I mean... I don't mean to be callous, but I'm wondering if that's one reason why they sped up the album. Many people I've talked to who have criticism for the Carpenters say that all their songs are too slow. (For me, the really slow album is A Kind of Hush. Even though "Breaking Up Is Hard to Do" is faster than Neil Sedaka's "fast version," it is soooo slow.) All of the songs fall into their place, pitch-wise, when it's slowed down a hair. But maybe someone thought, meh, too slow--so they sped it up. It looks like speeding it up by 1/3 of a semitone would decrease the play time by about 20 seconds. Karen's voice may be a tad faster than anyone would notice, but the beats would go faster.Please take this in the humorous spirit I'm intending:
That's all HORIZON needs is to be slowed down even more. It goes from "draggy" to "catatonic".
Hi David,Cuyler, I have come to deeply respect your obvious knowledge, insight, and skill when it comes to the technical side of music.
So I ask this question with both respect and an awareness of my own limitation as regards technology and music, but would it be fair to say that your alteration of the song(s) in this way, to make them "pitch perfect", is a form of "auto-tuning"?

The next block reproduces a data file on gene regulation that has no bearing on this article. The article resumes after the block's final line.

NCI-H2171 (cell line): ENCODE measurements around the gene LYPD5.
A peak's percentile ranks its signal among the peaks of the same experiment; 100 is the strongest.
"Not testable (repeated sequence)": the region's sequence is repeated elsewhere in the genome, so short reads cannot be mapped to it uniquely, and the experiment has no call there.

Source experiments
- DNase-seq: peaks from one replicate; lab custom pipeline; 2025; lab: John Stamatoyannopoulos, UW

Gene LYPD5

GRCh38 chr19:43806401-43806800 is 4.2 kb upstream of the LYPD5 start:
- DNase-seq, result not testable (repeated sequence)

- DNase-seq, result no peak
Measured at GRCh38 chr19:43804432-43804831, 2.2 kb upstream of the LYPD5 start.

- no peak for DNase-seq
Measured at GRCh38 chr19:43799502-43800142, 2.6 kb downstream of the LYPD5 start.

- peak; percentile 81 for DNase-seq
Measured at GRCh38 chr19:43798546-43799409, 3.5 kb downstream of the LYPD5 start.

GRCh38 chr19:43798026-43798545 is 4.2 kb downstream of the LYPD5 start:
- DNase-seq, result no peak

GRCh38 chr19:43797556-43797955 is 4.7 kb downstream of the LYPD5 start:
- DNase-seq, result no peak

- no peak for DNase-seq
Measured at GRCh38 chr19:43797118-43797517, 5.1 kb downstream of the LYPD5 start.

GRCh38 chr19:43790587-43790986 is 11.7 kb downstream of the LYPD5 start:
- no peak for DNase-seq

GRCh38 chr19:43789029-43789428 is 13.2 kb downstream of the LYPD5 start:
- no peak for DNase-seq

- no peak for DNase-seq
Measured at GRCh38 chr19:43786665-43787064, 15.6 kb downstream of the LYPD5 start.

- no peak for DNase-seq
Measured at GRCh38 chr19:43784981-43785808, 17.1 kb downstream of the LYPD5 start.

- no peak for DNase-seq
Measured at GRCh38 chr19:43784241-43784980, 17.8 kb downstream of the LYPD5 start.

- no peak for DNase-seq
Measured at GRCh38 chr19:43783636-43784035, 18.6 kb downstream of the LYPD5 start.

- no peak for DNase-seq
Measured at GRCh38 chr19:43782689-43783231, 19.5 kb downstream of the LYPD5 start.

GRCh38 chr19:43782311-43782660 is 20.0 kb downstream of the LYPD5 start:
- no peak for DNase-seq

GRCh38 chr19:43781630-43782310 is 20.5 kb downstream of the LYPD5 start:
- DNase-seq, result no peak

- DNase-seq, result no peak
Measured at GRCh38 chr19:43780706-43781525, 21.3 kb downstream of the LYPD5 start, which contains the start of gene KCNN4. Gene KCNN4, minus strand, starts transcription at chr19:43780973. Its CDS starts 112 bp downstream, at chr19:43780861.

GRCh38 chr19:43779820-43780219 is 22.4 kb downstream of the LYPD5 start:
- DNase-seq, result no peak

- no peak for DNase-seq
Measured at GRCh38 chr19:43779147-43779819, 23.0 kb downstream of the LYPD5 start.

Well, I didn't alter any music. I didn't add or subtract instrumentation. The LP can be played at any number of infinite speeds. To correct the pitch, I slowed down the music by a teeny tiny fraction of a percent. It's analogous to having a 33 rpm motor instead of a 33.33333333333333333 rpm motor.With all due respect, after listening to the files posted above,
I remain unconvinced that anything on original Horizon LP needs to be altered.
1/3 of a semitone is 1/6 of a tone, which comes out to about 99.1% of full speed.Cuyler, you wrote "I've determined I think the whole Horizon album (on vinyl and on CD at least) is 1/4 of a semitone faster than it's supposed to be."
What I am saying is that the whole album is not "faster than it is supposed to be."
1/3, by the way, is not a "tiny" fraction of a percent.
1/3 of a revolution per minute ( or 360/3=120 degrees per minute or, 2 degrees per second ) evidently is perceptible to the ears !
The "minor, but noticeable tape speed error" which you believe to be on the original album, does not exist (as far as my ears are concerned).